A contractionary budget impeding future recovery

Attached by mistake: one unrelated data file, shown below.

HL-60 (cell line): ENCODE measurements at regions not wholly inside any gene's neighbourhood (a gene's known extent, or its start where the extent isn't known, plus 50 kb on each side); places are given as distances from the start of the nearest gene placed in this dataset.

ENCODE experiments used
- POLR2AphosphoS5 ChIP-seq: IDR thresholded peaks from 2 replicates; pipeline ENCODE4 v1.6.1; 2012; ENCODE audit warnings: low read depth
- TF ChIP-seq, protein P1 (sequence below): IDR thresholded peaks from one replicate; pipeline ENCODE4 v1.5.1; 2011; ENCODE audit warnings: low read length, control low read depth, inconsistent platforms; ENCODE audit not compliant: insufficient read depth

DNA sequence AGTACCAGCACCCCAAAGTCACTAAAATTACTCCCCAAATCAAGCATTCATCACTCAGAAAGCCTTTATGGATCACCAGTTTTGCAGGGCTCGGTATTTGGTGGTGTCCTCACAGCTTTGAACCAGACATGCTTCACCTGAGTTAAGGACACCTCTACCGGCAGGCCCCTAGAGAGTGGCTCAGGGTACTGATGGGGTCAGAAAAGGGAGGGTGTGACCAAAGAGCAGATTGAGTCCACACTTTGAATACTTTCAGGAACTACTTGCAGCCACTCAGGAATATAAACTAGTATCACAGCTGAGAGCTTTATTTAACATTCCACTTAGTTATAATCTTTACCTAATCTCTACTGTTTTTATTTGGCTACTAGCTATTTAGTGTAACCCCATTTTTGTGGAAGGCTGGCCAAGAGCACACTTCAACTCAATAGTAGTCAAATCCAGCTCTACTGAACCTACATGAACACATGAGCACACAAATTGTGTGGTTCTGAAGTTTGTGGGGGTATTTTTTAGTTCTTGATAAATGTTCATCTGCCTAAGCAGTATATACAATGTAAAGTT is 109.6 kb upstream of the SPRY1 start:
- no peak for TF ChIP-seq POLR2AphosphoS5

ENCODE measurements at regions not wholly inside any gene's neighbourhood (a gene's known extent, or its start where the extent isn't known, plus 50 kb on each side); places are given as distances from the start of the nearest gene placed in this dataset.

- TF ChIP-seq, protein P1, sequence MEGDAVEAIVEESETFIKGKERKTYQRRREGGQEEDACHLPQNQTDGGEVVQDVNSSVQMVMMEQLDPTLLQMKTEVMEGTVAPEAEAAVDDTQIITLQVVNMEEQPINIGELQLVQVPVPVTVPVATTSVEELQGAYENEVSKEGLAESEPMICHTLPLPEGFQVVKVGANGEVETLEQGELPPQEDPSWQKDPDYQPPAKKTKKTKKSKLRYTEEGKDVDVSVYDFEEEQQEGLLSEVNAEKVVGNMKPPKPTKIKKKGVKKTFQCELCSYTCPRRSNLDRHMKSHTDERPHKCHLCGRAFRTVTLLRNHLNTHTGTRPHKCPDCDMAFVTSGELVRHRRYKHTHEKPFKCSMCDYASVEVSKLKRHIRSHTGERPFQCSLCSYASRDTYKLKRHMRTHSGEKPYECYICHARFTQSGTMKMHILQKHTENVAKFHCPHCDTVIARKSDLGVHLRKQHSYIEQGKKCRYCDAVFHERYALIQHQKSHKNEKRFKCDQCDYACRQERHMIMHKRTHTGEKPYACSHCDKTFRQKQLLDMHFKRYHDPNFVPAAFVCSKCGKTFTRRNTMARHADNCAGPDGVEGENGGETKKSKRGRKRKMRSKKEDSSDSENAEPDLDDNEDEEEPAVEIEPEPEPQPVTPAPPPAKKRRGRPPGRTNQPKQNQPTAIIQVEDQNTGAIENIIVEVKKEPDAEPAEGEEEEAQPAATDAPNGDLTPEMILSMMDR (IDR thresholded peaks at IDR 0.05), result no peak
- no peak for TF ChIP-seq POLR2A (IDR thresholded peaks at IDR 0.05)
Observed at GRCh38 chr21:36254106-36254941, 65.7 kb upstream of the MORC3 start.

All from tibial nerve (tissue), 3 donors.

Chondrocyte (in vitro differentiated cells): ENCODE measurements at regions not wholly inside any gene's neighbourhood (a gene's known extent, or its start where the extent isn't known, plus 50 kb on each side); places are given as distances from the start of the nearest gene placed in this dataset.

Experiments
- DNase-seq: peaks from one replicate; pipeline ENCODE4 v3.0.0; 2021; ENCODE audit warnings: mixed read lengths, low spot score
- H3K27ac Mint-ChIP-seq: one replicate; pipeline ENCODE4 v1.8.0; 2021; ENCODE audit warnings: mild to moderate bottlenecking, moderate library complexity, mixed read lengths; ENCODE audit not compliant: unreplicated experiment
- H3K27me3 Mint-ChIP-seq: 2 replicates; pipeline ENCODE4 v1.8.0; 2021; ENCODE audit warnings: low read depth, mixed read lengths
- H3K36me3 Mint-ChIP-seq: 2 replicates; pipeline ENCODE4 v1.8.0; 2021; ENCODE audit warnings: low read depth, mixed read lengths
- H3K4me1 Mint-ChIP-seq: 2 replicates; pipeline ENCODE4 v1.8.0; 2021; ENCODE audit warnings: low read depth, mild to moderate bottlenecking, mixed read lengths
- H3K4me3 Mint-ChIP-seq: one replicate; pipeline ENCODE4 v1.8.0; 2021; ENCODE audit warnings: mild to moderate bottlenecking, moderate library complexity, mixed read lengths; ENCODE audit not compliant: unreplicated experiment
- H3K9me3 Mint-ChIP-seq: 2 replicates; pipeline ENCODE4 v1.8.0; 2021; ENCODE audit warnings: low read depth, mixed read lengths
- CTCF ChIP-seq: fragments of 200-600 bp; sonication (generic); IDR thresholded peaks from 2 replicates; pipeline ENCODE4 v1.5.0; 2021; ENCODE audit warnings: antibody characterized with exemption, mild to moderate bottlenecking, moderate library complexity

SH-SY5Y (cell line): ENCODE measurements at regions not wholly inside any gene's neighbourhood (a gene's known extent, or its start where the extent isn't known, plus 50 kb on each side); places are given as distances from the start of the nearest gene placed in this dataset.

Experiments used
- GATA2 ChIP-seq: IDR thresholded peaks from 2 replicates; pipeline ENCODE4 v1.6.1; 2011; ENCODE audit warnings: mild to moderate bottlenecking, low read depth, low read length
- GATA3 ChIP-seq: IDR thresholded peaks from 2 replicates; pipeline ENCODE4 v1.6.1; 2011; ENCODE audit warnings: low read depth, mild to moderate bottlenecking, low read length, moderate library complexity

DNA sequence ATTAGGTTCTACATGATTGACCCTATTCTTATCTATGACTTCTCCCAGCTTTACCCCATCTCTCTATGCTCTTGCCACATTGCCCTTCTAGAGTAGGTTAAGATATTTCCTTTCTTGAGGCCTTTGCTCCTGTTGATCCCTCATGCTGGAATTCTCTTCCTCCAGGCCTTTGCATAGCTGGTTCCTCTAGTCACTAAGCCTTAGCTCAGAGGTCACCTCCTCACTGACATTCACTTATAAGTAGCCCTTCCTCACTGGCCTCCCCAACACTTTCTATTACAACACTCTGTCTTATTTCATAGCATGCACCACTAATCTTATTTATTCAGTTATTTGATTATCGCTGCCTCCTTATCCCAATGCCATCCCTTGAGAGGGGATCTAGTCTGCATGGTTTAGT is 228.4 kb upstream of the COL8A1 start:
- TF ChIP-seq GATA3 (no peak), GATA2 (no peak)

Given the high rate of inflation and the limited increase in the proposed general government budget, the Iranian government’s fiscal policy is likely to prove contractionary. First, this is because the government will increase the salaries of public employees and pensioners by only 10%, which will exacerbate discontent as real wages and buying power shrink. Second, such a fiscal policy will impede recovery in the next year. Therefore, to achieve the promised 8% growth rate, other components of aggregate demand (i.e. consumption, investment, and net exports) should increase to compensate for the reduction in government expenditure. As real wages are pushed down, however, consumption will not grow. Nor is investment likely to rise, as the Raisi administration has not been pursuing a policy that will increase either domestic or foreign direct investment. As long as the specter of intensifying U.S.-Iran tensions looms and sanctions persist, poor business sentiment and a large risk premium will remain major barriers to investment. In addition, sanctions and Iran’s inclusion on the Financial Action Task Force (FATF) blacklist will also hamper efforts to increase net exports. Taken together, all of this indicates that the promised growth rate is, despite the administration’s claims to the contrary, de facto tied to the removal of U.S. sanctions, which in turn hinges upon the success of the negotiations to revive the JCPOA. A success in the Vienna talks could lead to a surge in oil revenues that would enable the government to reduce its budgetary dependency on the central bank through borrowing. This will allow for greater control of inflation next year, as was the case after the implementation of the JCPOA in 2016.